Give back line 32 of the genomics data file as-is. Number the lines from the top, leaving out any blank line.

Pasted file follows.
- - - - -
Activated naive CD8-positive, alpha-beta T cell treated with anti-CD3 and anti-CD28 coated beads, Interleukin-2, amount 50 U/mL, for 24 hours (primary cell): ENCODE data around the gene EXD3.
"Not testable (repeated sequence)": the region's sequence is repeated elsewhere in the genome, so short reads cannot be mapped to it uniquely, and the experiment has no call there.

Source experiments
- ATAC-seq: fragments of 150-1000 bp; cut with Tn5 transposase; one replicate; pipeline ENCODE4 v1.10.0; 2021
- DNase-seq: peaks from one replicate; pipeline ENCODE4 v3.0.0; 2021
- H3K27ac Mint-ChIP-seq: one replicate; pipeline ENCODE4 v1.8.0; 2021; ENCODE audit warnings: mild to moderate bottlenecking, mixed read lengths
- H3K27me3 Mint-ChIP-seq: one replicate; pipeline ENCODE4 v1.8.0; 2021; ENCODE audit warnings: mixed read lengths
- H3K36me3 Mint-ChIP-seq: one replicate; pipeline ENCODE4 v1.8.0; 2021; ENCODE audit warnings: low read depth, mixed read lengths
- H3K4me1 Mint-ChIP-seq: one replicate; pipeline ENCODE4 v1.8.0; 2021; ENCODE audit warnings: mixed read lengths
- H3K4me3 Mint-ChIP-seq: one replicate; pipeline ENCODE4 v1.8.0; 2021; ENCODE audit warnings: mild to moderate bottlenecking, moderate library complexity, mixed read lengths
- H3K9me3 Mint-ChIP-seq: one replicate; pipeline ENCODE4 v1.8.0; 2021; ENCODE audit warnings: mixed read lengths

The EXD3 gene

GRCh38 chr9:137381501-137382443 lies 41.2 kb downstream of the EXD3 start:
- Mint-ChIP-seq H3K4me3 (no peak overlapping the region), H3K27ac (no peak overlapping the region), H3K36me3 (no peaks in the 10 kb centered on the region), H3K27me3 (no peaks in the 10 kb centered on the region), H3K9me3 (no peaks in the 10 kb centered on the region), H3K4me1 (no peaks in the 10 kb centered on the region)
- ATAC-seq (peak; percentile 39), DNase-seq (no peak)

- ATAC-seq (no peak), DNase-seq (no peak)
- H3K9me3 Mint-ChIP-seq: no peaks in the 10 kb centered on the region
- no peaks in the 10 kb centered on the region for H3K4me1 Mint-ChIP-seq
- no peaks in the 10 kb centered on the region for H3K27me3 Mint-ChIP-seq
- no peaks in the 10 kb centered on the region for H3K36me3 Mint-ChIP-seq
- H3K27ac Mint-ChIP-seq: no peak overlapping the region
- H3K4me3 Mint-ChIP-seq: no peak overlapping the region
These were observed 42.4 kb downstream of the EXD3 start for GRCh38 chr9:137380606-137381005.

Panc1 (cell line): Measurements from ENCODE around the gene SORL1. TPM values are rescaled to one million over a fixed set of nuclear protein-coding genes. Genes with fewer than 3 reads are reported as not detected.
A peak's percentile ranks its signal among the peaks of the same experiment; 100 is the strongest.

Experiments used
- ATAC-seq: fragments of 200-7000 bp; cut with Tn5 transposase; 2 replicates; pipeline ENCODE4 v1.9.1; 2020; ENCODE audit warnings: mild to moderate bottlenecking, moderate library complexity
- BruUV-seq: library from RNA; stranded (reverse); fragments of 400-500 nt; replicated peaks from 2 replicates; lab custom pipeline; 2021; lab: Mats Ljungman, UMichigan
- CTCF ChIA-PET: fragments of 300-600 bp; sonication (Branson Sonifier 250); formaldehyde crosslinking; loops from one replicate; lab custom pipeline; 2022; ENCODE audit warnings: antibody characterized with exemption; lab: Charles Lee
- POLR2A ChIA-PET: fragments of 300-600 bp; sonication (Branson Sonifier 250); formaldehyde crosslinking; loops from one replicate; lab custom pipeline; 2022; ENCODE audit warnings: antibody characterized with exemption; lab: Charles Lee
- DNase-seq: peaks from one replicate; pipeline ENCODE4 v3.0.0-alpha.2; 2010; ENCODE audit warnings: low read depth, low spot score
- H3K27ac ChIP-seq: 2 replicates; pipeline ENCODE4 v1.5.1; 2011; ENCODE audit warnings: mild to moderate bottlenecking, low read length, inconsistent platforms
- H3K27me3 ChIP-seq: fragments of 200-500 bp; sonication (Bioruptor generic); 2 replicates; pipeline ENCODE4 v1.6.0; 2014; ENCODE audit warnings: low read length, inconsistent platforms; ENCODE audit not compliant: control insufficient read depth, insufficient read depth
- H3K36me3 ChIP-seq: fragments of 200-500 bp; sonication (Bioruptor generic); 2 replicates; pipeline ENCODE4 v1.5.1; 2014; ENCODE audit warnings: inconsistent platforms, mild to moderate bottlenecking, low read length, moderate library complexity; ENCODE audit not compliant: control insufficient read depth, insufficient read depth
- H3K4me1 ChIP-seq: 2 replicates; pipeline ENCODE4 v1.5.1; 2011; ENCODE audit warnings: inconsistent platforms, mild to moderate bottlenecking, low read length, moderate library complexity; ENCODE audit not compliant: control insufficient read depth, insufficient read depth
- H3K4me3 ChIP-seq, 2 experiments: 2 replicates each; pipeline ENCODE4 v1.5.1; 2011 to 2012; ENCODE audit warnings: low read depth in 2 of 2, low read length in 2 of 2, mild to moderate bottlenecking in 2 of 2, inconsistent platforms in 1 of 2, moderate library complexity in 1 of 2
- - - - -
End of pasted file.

- H3K27ac ChIP-seq: 2 replicates; pipeline ENCODE4 v1.5.1; 2011; ENCODE audit warnings: mild to moderate bottlenecking, low read length, inconsistent platforms